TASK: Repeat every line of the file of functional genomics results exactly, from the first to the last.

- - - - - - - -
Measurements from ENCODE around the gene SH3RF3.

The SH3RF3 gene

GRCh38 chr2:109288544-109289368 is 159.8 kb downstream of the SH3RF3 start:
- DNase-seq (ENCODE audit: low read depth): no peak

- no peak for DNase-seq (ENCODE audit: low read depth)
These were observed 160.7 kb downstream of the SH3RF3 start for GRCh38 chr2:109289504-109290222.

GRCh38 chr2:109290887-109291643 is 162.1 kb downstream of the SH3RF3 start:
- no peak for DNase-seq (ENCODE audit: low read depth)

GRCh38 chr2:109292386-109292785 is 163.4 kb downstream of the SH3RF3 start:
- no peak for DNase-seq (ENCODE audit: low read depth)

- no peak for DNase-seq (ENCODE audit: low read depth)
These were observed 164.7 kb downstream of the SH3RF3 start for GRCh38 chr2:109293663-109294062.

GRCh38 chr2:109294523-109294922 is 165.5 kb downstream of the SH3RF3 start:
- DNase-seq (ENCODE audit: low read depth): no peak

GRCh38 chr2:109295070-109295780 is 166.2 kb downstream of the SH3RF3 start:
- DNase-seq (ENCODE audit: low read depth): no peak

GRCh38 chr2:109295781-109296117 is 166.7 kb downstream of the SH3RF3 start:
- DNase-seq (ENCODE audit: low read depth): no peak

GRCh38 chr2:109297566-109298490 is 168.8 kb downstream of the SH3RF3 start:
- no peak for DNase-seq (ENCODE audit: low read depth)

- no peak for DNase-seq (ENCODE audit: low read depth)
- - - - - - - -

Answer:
Measurements from ENCODE around the gene SH3RF3.

The SH3RF3 gene

GRCh38 chr2:109288544-109289368 is 159.8 kb downstream of the SH3RF3 start:
- DNase-seq (ENCODE audit: low read depth): no peak

- no peak for DNase-seq (ENCODE audit: low read depth)
These were observed 160.7 kb downstream of the SH3RF3 start for GRCh38 chr2:109289504-109290222.

GRCh38 chr2:109290887-109291643 is 162.1 kb downstream of the SH3RF3 start:
- no peak for DNase-seq (ENCODE audit: low read depth)

GRCh38 chr2:109292386-109292785 is 163.4 kb downstream of the SH3RF3 start:
- no peak for DNase-seq (ENCODE audit: low read depth)

- no peak for DNase-seq (ENCODE audit: low read depth)
These were observed 164.7 kb downstream of the SH3RF3 start for GRCh38 chr2:109293663-109294062.

GRCh38 chr2:109294523-109294922 is 165.5 kb downstream of the SH3RF3 start:
- DNase-seq (ENCODE audit: low read depth): no peak

GRCh38 chr2:109295070-109295780 is 166.2 kb downstream of the SH3RF3 start:
- DNase-seq (ENCODE audit: low read depth): no peak

GRCh38 chr2:109295781-109296117 is 166.7 kb downstream of the SH3RF3 start:
- DNase-seq (ENCODE audit: low read depth): no peak

GRCh38 chr2:109297566-109298490 is 168.8 kb downstream of the SH3RF3 start:
- no peak for DNase-seq (ENCODE audit: low read depth)

- no peak for DNase-seq (ENCODE audit: low read depth)